[And the care of the Dutch Synods against him ought to be highly commended and diligently observed.]See Judicium Ecclesiasticum contra Röellius laudatum, chapter I.Also, the Theological Faculty of Leiden, which at that time was made up of FREDERIC SPANHEIM the Younger, JACOBUS TRIGLAND the Grandson, and JOHANNES MARKIUS, expressing its Judgment at the command of the Orders of Holland on March 15, 1692, on the theological Dissertation of Herman Alexander Röellius concerning the Generation of the Son and the temporal Death of believers, printed at Franeker in 1689, declared, that in that book they found various positions, which in this manner neither did it find in the Word of God, nor was able to reconcile easily with received doctrine, which is derived from the Word:which the Faculty then abundantly confirms, both out of the Word of God, as we have already seen above in § 8, where we present it as proven, that this Generation is to be said to be altogether Proper; and out of the Heidelberg Catechism, Question XXXIII, compared with the Explicatione of ZACHARIAS URSINUS, the primary author of this Catechism, page 246 in octavo, and out of the Belgic Confession, articles IX and X, where, lest any doubt remain, the Confession also appeals to the three Symbols of the Faith, of the Apostles, of Nicea, and of Athanasius, likewise to that which concerning these things was concluded out of the Ancients in a manner conformable to those:which three Symbols the Theologians of Leiden also show to militate against Röellius, the Apostolic in professing faith in Jesus Christ as the Only-Begotten Son of God in the sense in which the Heidelberg Catechism explains this title; the Nicean in those things that it has at length concerning the divine Generation of the Son of God; the Athanasian no less expressly, articles I-III, XIX-XXIII, XXVIII.To which they add, as ὁμοψήους/ homologating, the Helvetic Confession, chapter III,page 4; the English Confession published in the Synod of London in 1562, article II,page 99; the Gallic Confession, article VI,page 78; in Corpore Confessionum Fidei.And they note that EPIPHANIUS, in his grave and moving address to Aëtius,Against Heresies, book III, tome I, heresy LXXVI, opera, tome I, page 944, testifies that it was always the doctrine of orthodox and pious confessors, long before the times of Constantine and Athanasius.And, just as Röellius himself, Dissertatione, § 14, page 16, confesses that in this business he has departed from the common manner of speaking, so also after all the things mentioned above they readily commit to the judgment of others, whether he holds also the very truths and substance comprehended in the Confession and Catechism:neither do they believe that the exception of Röellius is in any way to be admitted here, on which he depends in order to protect himself, Dissertatione, § 67, page 70, What the authors of the Confessions meant to say is not always able or ought so much to be known, as what they said, and ought to have said, according to Scripture.The Articles of faith, which they expressed and delivered in public confessions, he professes to receive, whoever subscribes to them, but not the individual words and points.This is not able to be applied to the present business, and, once admitted, it will make for the great mockery of the use of the Formulæ of Union, since to those each one will subscribe in whatever sence he wishes to attach to them.And finally, they are grieved that Röellius, although in the faith of the Trinity professing himself to be unconnected to the Socinians and the like, nevertheless in impugning the Proper and Eternal divine Generation of the Son, and in eluding the passages customarily adduced by the Reformed for it, everywhere makes use of arguments and exceptions that the Arians and Socinians have long made use of to enervate the same mystery; and that the arms, wherewith the orthodox Church by divine grace had already for more than thirteen centuries triumphed over the enemies of the truth, are declared invalid by him, when he writes, Dissertatione, § 35, page 36, As far as I am concerned, I am not able to conceal that I have never sufficiently understood the sense or force of most of the responses with which our men attempt to loosen the arguments that by adversaries are sought against the true Deity of the Son from the nature of Generation properly so called, etc.And in § 25, page 25, he concludes:Of whom Generation properly so called is affirmed, of Him true Deity is not to be denied.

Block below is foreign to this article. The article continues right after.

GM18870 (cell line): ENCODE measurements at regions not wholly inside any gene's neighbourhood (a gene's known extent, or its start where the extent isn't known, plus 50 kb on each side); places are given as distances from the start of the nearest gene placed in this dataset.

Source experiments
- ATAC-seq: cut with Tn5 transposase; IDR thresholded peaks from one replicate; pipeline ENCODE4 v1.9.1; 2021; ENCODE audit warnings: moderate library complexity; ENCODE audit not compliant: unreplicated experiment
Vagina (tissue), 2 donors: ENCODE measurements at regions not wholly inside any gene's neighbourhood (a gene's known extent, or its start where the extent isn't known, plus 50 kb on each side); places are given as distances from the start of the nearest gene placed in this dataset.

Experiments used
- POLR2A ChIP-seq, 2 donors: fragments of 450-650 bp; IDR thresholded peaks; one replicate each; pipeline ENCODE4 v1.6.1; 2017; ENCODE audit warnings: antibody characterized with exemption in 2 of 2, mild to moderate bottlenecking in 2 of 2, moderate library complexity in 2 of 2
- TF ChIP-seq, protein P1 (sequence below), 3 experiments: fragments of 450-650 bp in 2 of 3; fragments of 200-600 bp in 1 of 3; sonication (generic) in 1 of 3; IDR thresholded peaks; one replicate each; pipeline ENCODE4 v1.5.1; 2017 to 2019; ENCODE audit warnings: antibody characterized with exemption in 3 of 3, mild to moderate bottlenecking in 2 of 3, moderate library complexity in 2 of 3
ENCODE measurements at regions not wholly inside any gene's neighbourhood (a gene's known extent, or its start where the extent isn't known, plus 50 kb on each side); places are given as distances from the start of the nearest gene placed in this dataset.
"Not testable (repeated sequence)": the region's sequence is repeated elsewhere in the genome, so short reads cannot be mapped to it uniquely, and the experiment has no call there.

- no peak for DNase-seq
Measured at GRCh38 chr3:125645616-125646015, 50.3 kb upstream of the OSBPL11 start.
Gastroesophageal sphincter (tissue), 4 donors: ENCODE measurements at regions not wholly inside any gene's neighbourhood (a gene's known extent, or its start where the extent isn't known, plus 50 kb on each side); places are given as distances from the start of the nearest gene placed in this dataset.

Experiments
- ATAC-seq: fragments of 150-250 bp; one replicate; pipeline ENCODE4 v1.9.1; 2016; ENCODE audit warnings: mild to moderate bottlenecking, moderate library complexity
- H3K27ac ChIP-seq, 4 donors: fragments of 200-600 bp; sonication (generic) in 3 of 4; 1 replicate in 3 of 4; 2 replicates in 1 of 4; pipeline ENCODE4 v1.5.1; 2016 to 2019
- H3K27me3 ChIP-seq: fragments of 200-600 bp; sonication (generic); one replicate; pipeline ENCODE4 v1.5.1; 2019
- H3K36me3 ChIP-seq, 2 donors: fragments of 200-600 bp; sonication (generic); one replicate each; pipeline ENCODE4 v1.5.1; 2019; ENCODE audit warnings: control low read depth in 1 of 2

Heidelberg Catechism 33: “Why is Christ called the only begotten Son of God, since we are also the children of God? Because Christ alone is the eternal and natural Son of God; but we are children adopted of God, by grace, for His sake.”  Belgic Confession, article 9: “All this we know, as well from the testimonies of Holy Writ as from their operations, and chiefly by those we feel in ourselves. The testimonies of the Holy Scriptures, that teach us to believe this Holy Trinity, are written in many places of the Old Testament, which are not so necessary to enumerate as to choose them out with discretion and judgment. In Genesis 1:26, 27, God saith: Let us make man in our image, after our likeness, etc. So God created man in His own image, male and female created He them. And Genesis 3:22: Behold, the man is become as one of us. From this saying, Let us make man in our image, it appears that there are more persons than one in the Godhead; and when He saith God created, He signifies the unity. It is true He doth not say how many persons there are, but that which appears to us somewhat obscure in the Old Testament is very plain in the New. For when our Lord was baptized in Jordan, the voice of the Father was heard, saying, This is My beloved Son: the Son was seen in the water, and the Holy Ghost appeared in the shape of a dove. This form is also instituted by Christ in the baptism of all believers. Baptize all nations, in the name of the Father and of the Son, and of the Holy Ghost. In the Gospel of Luke the angel Gabriel thus addressed Mary, the mother of our Lord: The Holy Ghost shall come upon thee, and the power of the Highest shall overshadow thee, therefore also that holy thing which shall be born of thee shall be called the Son of God. Likewise, The grace of our Lord Jesus Christ, and the love of God, and the communion of the Holy Ghost be with you. And, There are three that bear record in heaven, the Father, the Word, and the Holy Ghost, and these three are one. In all which places we are fully taught that there are three persons in one only divine essence. And although this doctrine far surpasses all human understanding, nevertheless we now believe it by of the Word of God, but expect hereafter to enjoy the perfect knowledge and benefit thereof in heaven. Moreover we must observe the particular offices and operations of these three persons towards us. The Father is called our Creator by His power; the Son is our Savior and Redeemer by His blood; the Holy Ghost is our Sanctifier by His dwelling in our hearts. This doctrine of the Holy Trinity hath always been defended and maintained by the true Church, since the times of the apostles to this very day, against the Jews, Mohammedans, and some false Christians and heretics, as Marcion, Manes, Praxeas, Sabellius, Samosatenus, Arius, and such like, who have been justly condemned by the orthodox fathers. Therefore, in this point, we do willingly receive the three creeds, namely, that of the Apostles, of Nice, and of Athanasius; likewise that which, conformable thereunto, is agreed upon by the ancient fathers.”  Belgic Confession, article X: “We believe that Jesus Christ, according to His divine nature, is the only begotten Son of God, begotten from eternity, not made nor created (for then He would be a creature), but coessential and coeternal with the Father, the express image of His person, and the brightness of His glory, equal unto Him in all things. He is the Son of God, not only from the time that He assumed our nature, but from all eternity, as these testimonies, when compared together, teach us. Moses saith that God created the world; and John saith that all things were made by that Word, which he calleth God. And the apostle saith that God made the worlds by His Son; likewise, that God created all things by Jesus Christ. Therefore it must needs follow that He who is called God, the Word, the Son, and Jesus Christ did exist at that time when all things were created by Him. Therefore the prophet Micah saith: His goings forth have been from of old, from everlasting. And the apostle: He hath neither beginning of days nor end of life. He therefore is that true, eternal, and almighty God, whom we invoke, worship, and serve.”  Athanasian Creed, articles I-III: “Whosoever will be saved, before all things it is necessary that he hold the catholic faith; which faith except every one do keep whole and undefiled, without doubt he shall perish everlastingly. And the catholic faith is this: That we worship one God in Trinity, and Trinity in Unity…”  Athanasian Creed, articles XIX-XXIII: “For like as we are compelled by the Christian verity to acknowledge every Person by himself to be God and Lord; 20. So are we forbidden by the catholic religion to say; There are three Gods or three Lords. The Father is made of none, neither created nor begotten. The Son is of the Father alone; not made nor created, but begotten. The Holy Spirit is of the Father and of the Son; neither made, nor created, nor begotten, but proceeding.”  Athanasian Creed, article XXVIII: “He therefore that will be saved must thus think of the Trinity.”  Second Helvetic Confession, chapter III: “We believe and teach that God is one in essence or nature, subsisting in himself, all sufficient in himself, invisible, incorporeal, immense, eternal, Creator of all things both visible and invisible, the greatest good, living, quickening and preserving all things, omnipotent and supremely wise, kind and merciful, just and true. Truly we detest many gods because it is expressly written: “The Lord your God is one Lord” (Deuteronomy 6:4). “I am the Lord your God. You shall have no other gods before me” (Exodus 20:2-3). “I am the Lord, and there is no other god besides me. Am I not the Lord, and there is no other God beside me? A righteous God and a Savior; there is none besides me” (Isaiah 45:5, 21). “The Lord, the Lord, a God merciful and gracious, slow to anger, and abounding in steadfast love and faithfulness” (Exodus 34:6). “Notwithstanding we believe and teach that the same immense, one and indivisible God is in person inseparably and without confusion distinguished as Father, Son and Holy Spirit so, as the Father has begotten the Son from eternity, the Son is begotten by an ineffable generation, and the Holy Spirit truly proceeds from them both, and the same from eternity and is to be worshipped with both. “Thus there are not three gods, but three persons, consubstantial, coeternal, and coequal; distinct with respect to hypostases, and with respect to order, the one preceding the other yet without any inequality. For according to the nature or essence they are so joined together that they are one God, and the divine nature is common to the Father, Son and Holy Spirit. “For Scripture has delivered to us a manifest distinction of persons, the angel saying, among other things, to the Blessed Virgin, “The Holy Spirit will come upon you, and the power of the Most High will overshadow you; therefore the child to be born will be called holy, the Son of God” (Luke 1:35). And also in the baptism of Christ a voice is heard from heaven concerning Christ, saying, “This is my beloved Son” (Matthew 3:17). The Holy Spirit also appeared in the form of a dove (John 1:32). And when the Lord himself commanded the apostles to baptize, he commanded them to baptize “in the name of the Father, and the Son, and the Holy Spirit” (Matthew 28:19). Elsewhere in the Gospel he said: “When the Counselor comes, whom I shall send to you from the Father, even the Spirit of truth, who proceeds from the Father, he will bear witness to me, etc.” (John 15:26). In short, we receive the Apostles’ Creed because it delivers to us the true faith. “Therefore we condemn the Jews and Mohammedans, and all those who blaspheme that sacred and adorable Trinity. We also condemn all heresies and heretics who teach that the Son and Holy Spirit are God in name only, and also that there is something created and subservient, or subordinate to another in the Trinity, and that there is something unequal in it, a greater or a less, something corporeal or corporeally conceived, something different with respect to character or will, something mixed or solitary, as if the Son and Holy Spirit were the affections and properties of one God the Father, as the Monarchians, Novatians, Praxeas, Patripassians, Sabellius, Paul of Samosata, Aetius, Macedonius, Antropomorphites, Arius, and such like, have thought.”  Thirty-nine Articles, article II: “The Son, which is the Word of the Father, begotten from everlasting of the Father, the very and eternal God, and of one substance with the Father, took man's nature in the womb of the blessed Virgin, of her substance: so that two whole and perfect natures, that is to say, the Godhead and manhood, were joined together in one person, never to be divided, whereof is one Christ, very God and very man, who truly suffered, was crucified, dead, and buried, to reconcile His Father to us, and to be a sacrifice, not only for original guilt, but also for all actual sins of men.”  Gallic Confession, article VI: “These Holy Scriptures teach us that in this one sole and simple divine essence, whom we have confessed, there are three persons: the Father, the Son, and the Holy Spirit. The Father, first cause, principle, and origin of all things. The Son, his Word and eternal wisdom. The Holy Spirit, his virtue, power, and efficacy. The Son begotten from eternity by the Father. The Holy Spirit proceeding eternally from them both; the three persons not confused, but distinct, and yet not separate, but of the same essence, equal in eternity and power. And in this we confess that which hath been established by the ancient councils, and we detest all sects and heresies which were rejected by the holy doctors, such as St. Hilary, St. Athanasius, St. Ambrose, and St. Cyril.”  Aëtius of Antioch (flourished 350) was the founder of the Anomoean sect of the Arians, denying the consubstantiality of the Father and the Son.